Helsinki Commission hearing focuses on Chornobyl's legacy


U.S. Helsinki Commission

WASHINGTON - The Helsinki Commission on April 26 held a hearing on "The Legacy of Chornobyl: Health and Safety 20 Years Later," commemorating the 20th anniversary of the world's worst nuclear accident at the Chornobyl power plant in Ukraine.

The health, environmental and socio-economic costs of the disaster at Chornobyl continue to have a profound impact on people in the region, especially in Ukraine and Belarus, which bore the brunt of Chornobyl's radioactive fallout.

"The bitter legacy of Chornobyl continues to be felt 20 years later, and its consequences will remain for the people of the region and beyond for a long time to come," said the commission's co-chairman Rep. Christopher H. Smith (R-N.J.) who chaired the hearing. "We need to be vigilant of the latent health effects that still are expected to emerge and ensure that there is public awareness about the health threat."

Rep. Smith stressed the importance of the completion of the Chornobyl Shelter Implementation Plan to cover the rapidly deteriorating sarcophagus covering the damaged reactor: "We need to do everything possible to protect people and the environment from the large quantity of radioactive remains of the Chornobyl nuclear power plant even as we persist in our assistance to the victims."

"An important lesson from Chornobyl - one that remains relevant today - is in the importance of transparency in governance," said Ranking Member Rep. Benjamin L. Cardin (D-Md.). "The nature of the Soviet system did not lead to a humane or rational response to the tragedy. The consequences of this secrecy remain with us to this day. They are a vivid reminder of the value of open, democratic and accountable governments which respect the human rights and dignity of the individual."

Testifying at the hearing were: Stephen G. Rademaker, acting assistant secretary of state, Bureau of International Security and Nonproliferation; Oleh Shamshur, Ukraine's ambassador to the United States; Dr. David Marples, professor of history at the University of Alberta and author of three books on Chornobyl; Pablo Rubenstein, M.D., director, National Cord Blood Program at the New York Blood Center; and Kathleen Ryan, executive director, U.S.A., Chernobyl Children's Project International.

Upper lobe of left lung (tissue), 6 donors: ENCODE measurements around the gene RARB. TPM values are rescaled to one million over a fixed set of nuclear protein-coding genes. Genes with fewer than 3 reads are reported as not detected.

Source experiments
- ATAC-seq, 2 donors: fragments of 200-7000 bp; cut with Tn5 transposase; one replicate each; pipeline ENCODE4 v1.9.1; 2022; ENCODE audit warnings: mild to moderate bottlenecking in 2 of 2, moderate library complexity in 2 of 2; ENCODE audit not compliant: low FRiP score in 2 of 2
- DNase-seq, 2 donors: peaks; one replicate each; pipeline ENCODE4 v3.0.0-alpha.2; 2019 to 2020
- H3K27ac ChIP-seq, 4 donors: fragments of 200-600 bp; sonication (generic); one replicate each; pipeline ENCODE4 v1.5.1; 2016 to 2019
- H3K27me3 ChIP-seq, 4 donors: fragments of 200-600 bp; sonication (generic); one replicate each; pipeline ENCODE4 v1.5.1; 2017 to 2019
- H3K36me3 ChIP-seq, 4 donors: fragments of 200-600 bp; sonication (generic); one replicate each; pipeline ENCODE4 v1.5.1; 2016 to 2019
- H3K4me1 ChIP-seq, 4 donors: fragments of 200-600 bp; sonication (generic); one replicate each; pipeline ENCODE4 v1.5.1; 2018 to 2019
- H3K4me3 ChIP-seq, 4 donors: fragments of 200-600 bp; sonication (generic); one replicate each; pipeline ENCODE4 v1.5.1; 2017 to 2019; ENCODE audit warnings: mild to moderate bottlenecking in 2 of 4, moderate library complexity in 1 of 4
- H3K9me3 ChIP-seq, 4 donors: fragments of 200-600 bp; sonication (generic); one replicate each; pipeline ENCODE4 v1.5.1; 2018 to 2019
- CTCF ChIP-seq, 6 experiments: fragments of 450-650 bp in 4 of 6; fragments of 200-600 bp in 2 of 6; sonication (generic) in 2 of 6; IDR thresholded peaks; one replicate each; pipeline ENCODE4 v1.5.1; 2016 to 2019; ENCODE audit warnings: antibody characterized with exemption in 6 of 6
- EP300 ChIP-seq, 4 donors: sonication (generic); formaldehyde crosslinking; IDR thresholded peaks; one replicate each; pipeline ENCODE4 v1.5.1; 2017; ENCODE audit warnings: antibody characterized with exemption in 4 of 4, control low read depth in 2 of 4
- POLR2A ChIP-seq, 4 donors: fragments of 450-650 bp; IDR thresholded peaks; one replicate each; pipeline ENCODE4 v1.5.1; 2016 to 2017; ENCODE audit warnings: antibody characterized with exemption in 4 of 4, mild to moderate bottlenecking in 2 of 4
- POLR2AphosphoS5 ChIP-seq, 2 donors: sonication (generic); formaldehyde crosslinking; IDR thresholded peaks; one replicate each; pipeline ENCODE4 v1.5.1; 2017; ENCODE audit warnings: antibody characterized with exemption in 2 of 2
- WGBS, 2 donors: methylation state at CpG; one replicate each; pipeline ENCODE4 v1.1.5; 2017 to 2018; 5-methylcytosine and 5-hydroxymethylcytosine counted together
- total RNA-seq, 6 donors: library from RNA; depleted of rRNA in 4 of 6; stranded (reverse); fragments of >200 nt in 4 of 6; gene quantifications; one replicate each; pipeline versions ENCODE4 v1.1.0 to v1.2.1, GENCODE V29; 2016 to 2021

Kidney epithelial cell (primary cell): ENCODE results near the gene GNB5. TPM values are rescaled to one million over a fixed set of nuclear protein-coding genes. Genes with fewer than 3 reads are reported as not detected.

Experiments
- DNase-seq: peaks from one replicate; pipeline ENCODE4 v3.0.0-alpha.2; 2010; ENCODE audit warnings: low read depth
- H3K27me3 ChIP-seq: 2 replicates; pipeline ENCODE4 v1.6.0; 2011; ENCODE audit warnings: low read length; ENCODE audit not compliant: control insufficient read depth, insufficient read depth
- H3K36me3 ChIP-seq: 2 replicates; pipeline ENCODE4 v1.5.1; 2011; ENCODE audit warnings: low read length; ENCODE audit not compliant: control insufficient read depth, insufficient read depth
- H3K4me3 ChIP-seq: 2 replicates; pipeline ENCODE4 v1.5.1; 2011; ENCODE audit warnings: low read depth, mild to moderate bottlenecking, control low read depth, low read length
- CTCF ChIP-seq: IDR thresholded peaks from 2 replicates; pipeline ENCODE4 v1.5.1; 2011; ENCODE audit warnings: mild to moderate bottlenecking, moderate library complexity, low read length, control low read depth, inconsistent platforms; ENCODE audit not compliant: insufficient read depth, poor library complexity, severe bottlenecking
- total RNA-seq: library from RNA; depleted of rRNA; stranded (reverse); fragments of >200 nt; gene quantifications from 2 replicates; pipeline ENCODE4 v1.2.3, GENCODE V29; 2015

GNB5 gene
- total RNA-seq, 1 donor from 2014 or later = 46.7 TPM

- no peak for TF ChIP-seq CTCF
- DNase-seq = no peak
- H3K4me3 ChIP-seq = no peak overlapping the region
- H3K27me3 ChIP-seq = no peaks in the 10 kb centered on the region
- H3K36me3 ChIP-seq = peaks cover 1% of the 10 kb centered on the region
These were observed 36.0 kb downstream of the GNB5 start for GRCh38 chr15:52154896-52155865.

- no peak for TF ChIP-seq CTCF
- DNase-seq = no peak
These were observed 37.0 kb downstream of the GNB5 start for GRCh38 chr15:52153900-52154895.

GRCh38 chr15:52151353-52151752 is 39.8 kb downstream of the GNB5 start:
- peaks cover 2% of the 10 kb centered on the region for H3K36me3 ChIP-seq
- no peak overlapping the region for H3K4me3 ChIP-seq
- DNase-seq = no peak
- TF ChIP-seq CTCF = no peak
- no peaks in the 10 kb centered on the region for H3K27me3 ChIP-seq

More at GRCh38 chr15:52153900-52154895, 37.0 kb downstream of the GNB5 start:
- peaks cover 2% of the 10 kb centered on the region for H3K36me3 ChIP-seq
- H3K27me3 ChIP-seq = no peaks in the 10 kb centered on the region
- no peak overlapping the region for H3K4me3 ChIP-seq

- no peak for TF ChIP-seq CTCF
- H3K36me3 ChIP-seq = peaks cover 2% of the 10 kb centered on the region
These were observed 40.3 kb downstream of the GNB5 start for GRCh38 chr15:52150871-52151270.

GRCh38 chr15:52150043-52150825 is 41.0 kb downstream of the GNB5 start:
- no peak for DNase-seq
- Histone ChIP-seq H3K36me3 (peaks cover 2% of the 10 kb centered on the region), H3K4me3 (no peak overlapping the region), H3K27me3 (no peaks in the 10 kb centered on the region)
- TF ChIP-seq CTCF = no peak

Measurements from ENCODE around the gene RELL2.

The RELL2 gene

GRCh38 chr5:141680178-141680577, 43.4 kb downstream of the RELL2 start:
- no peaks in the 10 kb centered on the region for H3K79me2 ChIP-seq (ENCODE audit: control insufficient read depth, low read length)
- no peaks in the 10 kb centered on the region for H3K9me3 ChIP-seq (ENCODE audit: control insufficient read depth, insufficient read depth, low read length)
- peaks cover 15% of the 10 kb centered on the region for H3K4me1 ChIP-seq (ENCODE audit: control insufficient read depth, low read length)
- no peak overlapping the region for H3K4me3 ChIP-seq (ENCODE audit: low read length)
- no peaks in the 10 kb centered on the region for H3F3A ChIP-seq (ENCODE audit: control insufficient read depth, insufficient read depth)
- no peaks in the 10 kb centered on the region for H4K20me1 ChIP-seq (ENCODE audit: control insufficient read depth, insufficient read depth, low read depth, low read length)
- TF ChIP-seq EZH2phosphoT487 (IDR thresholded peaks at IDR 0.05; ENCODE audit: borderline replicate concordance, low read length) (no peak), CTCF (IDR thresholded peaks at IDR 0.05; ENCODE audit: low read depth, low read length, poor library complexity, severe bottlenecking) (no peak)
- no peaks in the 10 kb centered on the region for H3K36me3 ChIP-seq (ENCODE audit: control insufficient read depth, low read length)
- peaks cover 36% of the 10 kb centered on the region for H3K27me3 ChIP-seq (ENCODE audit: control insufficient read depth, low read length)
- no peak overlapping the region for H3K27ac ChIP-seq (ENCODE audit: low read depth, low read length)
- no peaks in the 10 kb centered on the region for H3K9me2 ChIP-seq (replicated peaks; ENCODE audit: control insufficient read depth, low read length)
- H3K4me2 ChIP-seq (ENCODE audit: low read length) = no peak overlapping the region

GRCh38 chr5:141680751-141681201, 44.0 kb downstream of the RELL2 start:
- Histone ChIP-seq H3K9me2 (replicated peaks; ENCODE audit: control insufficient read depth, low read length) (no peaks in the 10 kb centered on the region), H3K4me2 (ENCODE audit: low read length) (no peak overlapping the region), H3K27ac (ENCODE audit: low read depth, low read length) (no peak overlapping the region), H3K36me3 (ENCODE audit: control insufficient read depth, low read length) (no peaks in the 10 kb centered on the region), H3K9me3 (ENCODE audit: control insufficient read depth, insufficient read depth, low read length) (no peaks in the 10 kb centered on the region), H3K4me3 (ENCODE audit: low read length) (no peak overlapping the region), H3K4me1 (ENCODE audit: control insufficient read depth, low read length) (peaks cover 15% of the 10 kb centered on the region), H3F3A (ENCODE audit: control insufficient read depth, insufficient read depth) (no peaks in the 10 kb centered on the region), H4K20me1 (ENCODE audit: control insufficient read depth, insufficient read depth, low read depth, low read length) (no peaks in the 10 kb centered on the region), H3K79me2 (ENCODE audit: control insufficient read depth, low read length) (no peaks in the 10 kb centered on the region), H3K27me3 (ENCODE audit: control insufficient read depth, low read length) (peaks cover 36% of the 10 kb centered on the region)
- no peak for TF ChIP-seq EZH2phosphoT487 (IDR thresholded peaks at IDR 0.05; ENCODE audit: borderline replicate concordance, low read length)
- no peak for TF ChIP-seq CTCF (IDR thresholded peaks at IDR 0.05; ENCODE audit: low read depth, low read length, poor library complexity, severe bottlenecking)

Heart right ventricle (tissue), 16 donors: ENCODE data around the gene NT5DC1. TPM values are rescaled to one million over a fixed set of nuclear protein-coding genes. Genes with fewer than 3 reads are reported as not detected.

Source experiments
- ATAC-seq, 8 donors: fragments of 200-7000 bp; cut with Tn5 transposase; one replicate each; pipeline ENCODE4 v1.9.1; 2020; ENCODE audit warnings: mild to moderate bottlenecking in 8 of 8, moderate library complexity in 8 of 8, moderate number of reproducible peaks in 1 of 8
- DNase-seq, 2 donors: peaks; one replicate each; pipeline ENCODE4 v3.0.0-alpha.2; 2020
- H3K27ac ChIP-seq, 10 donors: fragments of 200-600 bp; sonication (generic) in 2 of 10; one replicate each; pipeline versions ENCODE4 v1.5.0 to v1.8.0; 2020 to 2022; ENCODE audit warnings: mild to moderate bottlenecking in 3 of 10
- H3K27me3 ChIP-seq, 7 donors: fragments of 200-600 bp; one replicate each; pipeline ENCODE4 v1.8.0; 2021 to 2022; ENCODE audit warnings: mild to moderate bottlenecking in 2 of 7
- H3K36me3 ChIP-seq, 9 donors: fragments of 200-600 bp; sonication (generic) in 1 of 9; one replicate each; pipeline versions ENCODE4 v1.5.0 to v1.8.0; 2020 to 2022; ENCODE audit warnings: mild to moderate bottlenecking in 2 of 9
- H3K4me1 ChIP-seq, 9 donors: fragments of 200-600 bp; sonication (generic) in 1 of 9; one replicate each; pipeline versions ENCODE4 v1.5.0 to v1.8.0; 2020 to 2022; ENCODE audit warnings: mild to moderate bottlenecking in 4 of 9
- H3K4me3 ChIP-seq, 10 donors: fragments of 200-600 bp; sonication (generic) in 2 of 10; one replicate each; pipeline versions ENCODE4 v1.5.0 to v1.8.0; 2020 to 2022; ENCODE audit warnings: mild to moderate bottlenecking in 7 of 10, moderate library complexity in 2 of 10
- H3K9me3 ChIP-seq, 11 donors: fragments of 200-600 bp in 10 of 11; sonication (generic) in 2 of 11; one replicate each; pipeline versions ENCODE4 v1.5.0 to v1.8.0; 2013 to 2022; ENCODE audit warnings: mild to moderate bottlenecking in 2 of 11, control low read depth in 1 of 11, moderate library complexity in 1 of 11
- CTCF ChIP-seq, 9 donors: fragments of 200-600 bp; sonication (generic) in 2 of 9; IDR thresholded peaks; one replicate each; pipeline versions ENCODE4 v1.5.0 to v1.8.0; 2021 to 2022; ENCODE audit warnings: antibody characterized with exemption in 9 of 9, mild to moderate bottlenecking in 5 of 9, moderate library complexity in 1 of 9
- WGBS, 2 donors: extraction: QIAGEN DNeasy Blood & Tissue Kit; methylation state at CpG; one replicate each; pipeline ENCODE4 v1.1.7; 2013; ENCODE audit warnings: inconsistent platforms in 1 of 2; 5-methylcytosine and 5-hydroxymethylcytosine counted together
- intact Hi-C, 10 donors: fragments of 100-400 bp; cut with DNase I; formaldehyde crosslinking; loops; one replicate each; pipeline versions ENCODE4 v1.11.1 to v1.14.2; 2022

According to a press release from the Embassy of Ukraine, in his testimony at the hearing Ambassador Shamshur provided facts illustrating the enormous losses Ukraine suffered as a result of the Chornobyl accident and focused on the problems that might emerge in the near future. He emphasized the urgent necessity to finalize preparations for the erection of the new sarcophagus around the stricken reactor No. 4, work that must commence by 2007.

An unofficial transcript of the hearing will be posted on the Helsinki Commission's website, www.csce.gov.

The Commission on Security and Cooperation in Europe, also known as the Helsinki Commission, is a U.S. government agency that monitors progress in the implementation of the provisions of the 1975 Helsinki Accords. The commission consists of nine members of the Senate, nine from the House of Representatives, and one member each from the departments of State, Defense and Commerce.


FOR THE RECORD: President Bush's statement on Chornobyl's 20th anniversary


Copyright © The Ukrainian Weekly, April 30, 2006, No. 18, Vol. LXXIV


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